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Health Benefits of Shopping at a Farmers Market

Updated on July 15, 2011

When we think of buying food at a farmers’ market, we usually think of fruits and vegetables. And while those are the kinds of food predominantly found at a farmers’ market, there is also cheese and bread, pies and pastries, and sometimes meat. Of all the foods found at a farmers’ market, however, the fruits and vegetables are probably the most diverse, though one vendor at my local market offers an amazing array of cheeses.

According to the Center for a New American Dream, locally-grown food is safer because small farmers do not use chemicals as much as large commercial growers use them. The farmers’ market products may not all be organic but those foods tend to be healthier than grocery store products, especially if chemicals and pesticides are a concern. Many vendors at farmers’ markets have recognized the need and desire for healthier, chemical and hormone-free foods and tout their organic, pesticide-free grow practices.

Besides the individual health concerns, buying from a farmers’ market has a larger health benefit. Buying local food helps our air quality by keeping the food close to where it is grown or produced, reducing the need for transportation. On average, the food that lands on our tables from a grocery store travels 1,500 miles. That’s a lot of fuel-guzzling transportation dumping pollution into the atmosphere.


Just a few of the healthy and delicious vegetables available at a farmers market.
Just a few of the healthy and delicious vegetables available at a farmers market.

Walk through a farmers’ market and take in the sights on the produce aisles. Fresh fruits and vegetables look better, smell better and taste better than their grocery store counterparts. When our food tastes better, we eat more of it.  Imagine your children and family eating more fresh produce than junk food, burgers or pizza! Produce at the farmers market is fresher and healthier because it is picked within 24 hours of the market. By contrast, fruit and vegetables sold in grocery stores are harvested days or weeks before hitting the grocery store aisles, often in other countries or other parts of this country. It is harvested before it is ripe. Then it is processed – often gassed to “ripen” it – packaged and refrigerated while awaiting that fuel-guzzling transportation. Having not reached maturity and not allowed to ripen, store-bought produce never reaches its full nutritional value, and as it sits in packaging days and weeks after harvest, its nutritional value declines even further. The farmers market produce on the other hand, reaches its full nutritional potential because it is harvested only when it is ripe. That produce then retains most of its nutritional value because it is sold to the consumer within 48 hours of harvesting.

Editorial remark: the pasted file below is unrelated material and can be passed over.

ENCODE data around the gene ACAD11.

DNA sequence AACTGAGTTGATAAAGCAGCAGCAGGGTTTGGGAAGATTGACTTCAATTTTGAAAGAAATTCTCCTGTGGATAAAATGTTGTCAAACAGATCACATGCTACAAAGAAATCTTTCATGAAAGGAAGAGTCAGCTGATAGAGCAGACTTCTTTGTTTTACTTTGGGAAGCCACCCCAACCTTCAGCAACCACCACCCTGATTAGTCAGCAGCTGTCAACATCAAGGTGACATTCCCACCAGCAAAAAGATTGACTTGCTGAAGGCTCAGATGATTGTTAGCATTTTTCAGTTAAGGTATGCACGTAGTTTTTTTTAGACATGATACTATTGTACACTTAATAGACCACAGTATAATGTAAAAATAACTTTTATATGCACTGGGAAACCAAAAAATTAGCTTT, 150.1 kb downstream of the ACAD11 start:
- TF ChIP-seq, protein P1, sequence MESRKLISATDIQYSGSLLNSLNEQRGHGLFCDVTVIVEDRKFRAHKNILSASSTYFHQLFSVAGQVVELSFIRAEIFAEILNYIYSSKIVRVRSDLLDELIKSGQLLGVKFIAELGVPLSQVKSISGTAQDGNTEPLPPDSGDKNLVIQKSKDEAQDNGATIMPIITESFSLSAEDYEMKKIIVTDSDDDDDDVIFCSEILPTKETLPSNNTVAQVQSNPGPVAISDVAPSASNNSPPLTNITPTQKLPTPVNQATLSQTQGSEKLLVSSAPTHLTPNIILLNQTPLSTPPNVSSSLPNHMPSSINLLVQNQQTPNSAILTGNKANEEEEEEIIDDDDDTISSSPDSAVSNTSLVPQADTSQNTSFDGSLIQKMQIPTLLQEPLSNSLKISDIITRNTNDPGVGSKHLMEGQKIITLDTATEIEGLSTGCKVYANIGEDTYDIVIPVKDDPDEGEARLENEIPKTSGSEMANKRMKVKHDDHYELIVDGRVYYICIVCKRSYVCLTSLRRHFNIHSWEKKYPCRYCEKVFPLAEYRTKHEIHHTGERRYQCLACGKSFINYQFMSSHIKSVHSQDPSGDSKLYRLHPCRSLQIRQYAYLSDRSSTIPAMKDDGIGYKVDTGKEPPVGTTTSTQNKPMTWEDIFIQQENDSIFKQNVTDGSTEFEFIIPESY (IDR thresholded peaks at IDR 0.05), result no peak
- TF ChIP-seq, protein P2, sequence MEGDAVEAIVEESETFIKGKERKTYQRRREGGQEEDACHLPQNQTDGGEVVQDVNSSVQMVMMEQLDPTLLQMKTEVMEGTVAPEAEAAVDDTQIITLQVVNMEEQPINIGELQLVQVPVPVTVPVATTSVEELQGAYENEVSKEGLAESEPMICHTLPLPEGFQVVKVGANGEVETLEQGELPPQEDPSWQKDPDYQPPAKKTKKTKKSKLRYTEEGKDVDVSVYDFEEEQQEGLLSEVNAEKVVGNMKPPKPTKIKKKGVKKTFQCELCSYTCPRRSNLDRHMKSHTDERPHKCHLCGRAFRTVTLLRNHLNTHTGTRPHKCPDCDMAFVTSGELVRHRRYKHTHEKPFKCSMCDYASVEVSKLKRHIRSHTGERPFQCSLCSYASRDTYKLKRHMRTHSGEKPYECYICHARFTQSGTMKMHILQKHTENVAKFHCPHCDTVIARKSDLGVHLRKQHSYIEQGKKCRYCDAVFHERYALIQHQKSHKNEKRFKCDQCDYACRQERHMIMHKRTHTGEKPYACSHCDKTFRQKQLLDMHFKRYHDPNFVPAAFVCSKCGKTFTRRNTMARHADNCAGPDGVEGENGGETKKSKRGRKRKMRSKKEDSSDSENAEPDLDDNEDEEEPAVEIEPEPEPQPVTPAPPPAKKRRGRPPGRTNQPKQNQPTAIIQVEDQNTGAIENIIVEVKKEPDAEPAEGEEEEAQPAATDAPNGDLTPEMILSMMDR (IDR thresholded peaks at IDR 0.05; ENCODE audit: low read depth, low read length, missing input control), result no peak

Rule of thumb:  Eat a rainbow of color.
Rule of thumb: Eat a rainbow of color.

Though the food pyramid tells us to eat 3 to 6 servings of fruit and vegetables, it doesn't say what to eat.  Obviously any fruit and vegetable is better than none, but to optimize your fresh produce power follow this simple rule of thumb:  Eat a rainbow of color each day.

  • Red: strawberries, tomatoes, cherries, watermelon: lycopenes prevent certain cancers.
  • Orange: carrots, squash, melon: beta carotene protects against bronchitis, asthma, cataracts, high cholesterol and lung cancer.
  • Yellow: peppers, corn: liminoids and beta carotene protect vision and prevent colon and breast cancer.
  • Green: spinach, greens, broccoli: lutein and saponins protect eyesight, prevent cancer and maintain healthy hearts and skin.
  • Blue: blueberries, plums, grapes: anthocyanin prevents colon, cervical and prostate cancer.
  • Purple: grapes, raspberries, blackberries, eggplant: anthocyanin prevents cancer and is an anti-inflammatory.


Healthy homemade bread can also be found at some farmers markets.
Healthy homemade bread can also be found at some farmers markets.

Besides the fresh produce, and that’s probably the main reason to go, farmers markets offer a number of other food products. From eggs to cheese to fresh-baked breads, these products offer a more nutritionally sound choice to that found in grocery stores. Whole grain breads contain more vitamins, minerals and fiber, and because of the higher levels of antioxidants and other phytochemicals found in fresh whole grain breads, many scientists now believe whole grain breads may help reduce the risk of cancer, diabetes and heart disease. Farmers market shoppers can also buy organic and free-range eggs, grass-fed beef, goat’s milk and cheese, organic nuts and honey. Many farmers markets have vendors who make fresh made-to-order smoothies, homemade preserves (without the preservatives) and homemade salad dressings and sauces.


Purchasing your food from a farmers market has many benefits that hit close to home as well far reaching benefits.  Healthy wholesome foods, cleaner air, support of the local economy - these are just a few of the excellent reasons to buy food locally at a farmers market.  For your family's health, however, buying local is easily the best choice. Packed with more nutrients and phytochemicals, the food has far greater health benefits than what can be purchased at the grocery store. Your family will look better, feel better, and be healthier when you make a trip to the farmers market a part of your weekly shopping.


How to Make Bread


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